Hanoi is rated as one of the top cities in the world for street food experiences. On our first morning in the city, with our baby firmly strapped into the Bjorn, we embarked on a 3-hour walking tour with Vong Cang Tu, author of the blog “Vietnamese God”.
The tour was a fantastic way to start our holiday. While the incredibly lively street food scene in Hanoi can be a bit daunting, our tour gave us the confidence we needed to seek out our own street food adventures (the fact that Tu was charming and passionate about Hanoi street food was a lovely extra!).
Tour or no tour, the following local delicacies must not be missed!
Slices of roasted pork, blanched bean shoots, herbs, crushed nuts and dried shallots on top of pho noodles swimming in a fabulous broth that contains fish sauce, vinegar and pork bone broth.
Bún Chả Riêu
Barbecued pork belly served over a soul warming soup of crab, pork, tomato, herbs and pho noodles.
Pork belly grilled so that it has crunchy black edges, pork patties enveloped in lốt leaves, immersed in a delicious ‘soup’ served with cold rice noodles and a plate of herbs.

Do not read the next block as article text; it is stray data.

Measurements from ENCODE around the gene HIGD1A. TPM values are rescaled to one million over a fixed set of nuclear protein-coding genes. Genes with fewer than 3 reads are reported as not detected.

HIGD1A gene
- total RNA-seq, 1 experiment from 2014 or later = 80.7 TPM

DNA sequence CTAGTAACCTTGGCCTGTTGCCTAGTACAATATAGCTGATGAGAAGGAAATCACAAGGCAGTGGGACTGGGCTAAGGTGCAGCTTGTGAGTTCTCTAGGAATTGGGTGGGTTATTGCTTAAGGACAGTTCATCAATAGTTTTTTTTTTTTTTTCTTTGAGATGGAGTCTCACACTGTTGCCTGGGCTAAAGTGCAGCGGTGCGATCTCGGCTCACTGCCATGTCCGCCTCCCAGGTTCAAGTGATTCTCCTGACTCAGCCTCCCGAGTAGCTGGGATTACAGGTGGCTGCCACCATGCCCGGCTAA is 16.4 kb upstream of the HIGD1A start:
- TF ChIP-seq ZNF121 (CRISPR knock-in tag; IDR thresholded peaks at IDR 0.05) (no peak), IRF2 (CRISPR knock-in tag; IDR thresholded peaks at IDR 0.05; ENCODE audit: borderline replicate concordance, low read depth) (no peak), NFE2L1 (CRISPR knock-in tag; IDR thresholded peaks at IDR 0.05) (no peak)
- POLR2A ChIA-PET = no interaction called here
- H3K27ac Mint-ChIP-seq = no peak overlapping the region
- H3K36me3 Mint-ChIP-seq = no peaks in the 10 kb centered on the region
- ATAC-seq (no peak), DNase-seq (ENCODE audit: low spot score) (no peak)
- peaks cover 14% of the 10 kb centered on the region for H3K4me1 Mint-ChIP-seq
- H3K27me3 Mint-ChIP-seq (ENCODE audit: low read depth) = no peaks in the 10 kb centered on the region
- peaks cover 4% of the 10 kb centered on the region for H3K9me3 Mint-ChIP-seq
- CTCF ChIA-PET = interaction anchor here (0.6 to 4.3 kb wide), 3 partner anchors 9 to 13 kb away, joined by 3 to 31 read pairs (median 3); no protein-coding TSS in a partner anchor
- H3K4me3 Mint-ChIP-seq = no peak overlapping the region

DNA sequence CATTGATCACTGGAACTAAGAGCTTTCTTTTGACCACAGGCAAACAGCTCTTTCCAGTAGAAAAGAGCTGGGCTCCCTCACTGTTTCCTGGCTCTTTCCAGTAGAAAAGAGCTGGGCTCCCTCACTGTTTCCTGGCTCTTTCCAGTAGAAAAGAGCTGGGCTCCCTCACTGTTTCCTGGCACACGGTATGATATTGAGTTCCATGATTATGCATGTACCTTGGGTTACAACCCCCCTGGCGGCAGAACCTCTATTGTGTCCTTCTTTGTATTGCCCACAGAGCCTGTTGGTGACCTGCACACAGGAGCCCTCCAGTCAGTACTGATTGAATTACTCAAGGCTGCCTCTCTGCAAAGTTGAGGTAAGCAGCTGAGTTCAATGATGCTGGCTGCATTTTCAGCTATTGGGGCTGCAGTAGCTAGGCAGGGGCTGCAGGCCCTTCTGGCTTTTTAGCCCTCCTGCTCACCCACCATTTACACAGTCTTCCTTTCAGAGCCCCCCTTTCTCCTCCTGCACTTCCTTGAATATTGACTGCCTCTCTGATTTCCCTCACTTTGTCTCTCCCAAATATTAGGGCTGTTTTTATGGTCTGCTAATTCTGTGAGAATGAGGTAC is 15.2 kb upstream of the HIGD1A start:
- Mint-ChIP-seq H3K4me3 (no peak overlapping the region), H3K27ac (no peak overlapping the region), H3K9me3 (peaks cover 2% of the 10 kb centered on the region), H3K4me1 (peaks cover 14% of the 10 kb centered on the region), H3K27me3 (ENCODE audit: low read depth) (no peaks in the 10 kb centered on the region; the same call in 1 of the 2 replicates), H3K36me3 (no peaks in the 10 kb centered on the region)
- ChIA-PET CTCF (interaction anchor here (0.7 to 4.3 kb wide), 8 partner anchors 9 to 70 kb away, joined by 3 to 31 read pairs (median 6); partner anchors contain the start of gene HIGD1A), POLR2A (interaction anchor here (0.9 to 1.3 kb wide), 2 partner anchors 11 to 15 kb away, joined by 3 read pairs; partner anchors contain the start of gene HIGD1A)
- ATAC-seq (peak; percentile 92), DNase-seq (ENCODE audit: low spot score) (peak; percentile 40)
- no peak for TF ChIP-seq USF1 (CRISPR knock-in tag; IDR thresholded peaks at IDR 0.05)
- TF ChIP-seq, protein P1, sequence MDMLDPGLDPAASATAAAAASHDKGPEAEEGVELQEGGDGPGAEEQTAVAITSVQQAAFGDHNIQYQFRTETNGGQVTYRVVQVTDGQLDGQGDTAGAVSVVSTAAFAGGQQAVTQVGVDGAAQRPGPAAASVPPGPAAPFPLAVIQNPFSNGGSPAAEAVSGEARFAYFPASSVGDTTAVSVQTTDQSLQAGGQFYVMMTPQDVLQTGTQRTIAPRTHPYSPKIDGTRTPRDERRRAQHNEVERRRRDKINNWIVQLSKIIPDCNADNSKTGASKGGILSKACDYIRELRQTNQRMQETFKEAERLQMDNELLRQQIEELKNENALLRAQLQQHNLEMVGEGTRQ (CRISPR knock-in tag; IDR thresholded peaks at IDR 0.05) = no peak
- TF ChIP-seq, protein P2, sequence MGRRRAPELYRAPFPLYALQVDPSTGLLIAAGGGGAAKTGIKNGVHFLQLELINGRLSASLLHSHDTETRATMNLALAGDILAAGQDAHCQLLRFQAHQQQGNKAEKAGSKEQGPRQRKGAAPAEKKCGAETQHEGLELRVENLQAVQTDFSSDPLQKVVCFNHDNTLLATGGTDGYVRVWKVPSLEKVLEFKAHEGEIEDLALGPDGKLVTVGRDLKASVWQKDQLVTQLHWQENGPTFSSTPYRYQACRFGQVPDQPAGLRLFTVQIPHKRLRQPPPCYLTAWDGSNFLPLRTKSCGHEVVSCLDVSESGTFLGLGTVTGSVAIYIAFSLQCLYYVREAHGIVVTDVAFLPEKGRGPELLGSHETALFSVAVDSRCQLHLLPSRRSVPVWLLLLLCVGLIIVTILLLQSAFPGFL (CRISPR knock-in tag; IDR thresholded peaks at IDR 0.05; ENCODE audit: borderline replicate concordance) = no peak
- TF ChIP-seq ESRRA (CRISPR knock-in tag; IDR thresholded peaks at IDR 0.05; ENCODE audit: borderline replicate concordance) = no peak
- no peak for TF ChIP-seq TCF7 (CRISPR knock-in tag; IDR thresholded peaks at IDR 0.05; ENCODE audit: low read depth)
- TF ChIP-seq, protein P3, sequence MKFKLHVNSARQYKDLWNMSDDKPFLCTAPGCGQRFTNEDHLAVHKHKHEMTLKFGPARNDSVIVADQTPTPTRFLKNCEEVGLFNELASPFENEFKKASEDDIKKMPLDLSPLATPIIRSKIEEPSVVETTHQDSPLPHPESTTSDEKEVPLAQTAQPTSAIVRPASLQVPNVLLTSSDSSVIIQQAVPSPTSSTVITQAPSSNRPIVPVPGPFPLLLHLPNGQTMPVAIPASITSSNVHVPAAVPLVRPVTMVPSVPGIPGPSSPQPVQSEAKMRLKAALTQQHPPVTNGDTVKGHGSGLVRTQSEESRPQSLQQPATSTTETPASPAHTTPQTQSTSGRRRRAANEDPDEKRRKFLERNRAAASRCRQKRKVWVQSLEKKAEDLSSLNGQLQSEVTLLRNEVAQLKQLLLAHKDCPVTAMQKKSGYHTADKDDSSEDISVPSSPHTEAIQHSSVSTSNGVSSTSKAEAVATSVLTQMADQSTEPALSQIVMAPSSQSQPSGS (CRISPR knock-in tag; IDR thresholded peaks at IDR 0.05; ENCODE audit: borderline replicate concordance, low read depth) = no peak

Nem cua bể
A crab spring roll, square in shape, with a paper-thin crisp pastry that has been deep-fried until golden and served with cold rice noodles and a plate of herbs.
Fillets of large fish that are cut into small pieces, seasoned, placed in bamboo holders and grilled over charcoal. When the fish is brought to the table it’s fried again on a stove in the middle of the table. It’s served with cold rice noodles and fish sauce that has been seasoned with lemon juice and shrimp paste.
Cà phê trứng
Or ‘egg coffee’ is made by whipping a raw egg with sweetened condensed milk and extra sugar (for good measure), then coffee is dripped over the frothy mixture. The strong flavoured coffee sinks to the bottom underneath the foam. The top layer tastes almost like melted vanilla ice cream! You can order a hot or cold version and both are delicious. The caffeine kick is something else!
La Terrasse at the Metropole
La Terrasse at the legendary Sofitel Metropole duplicates the look and feel of a Parisian sidewalk café. Take a seat outside and observe the passersbys whilst you sip champagne, indulge in some fabulous French fare and get swept up in the romance of yester-year in these historic, French colonial surroundings.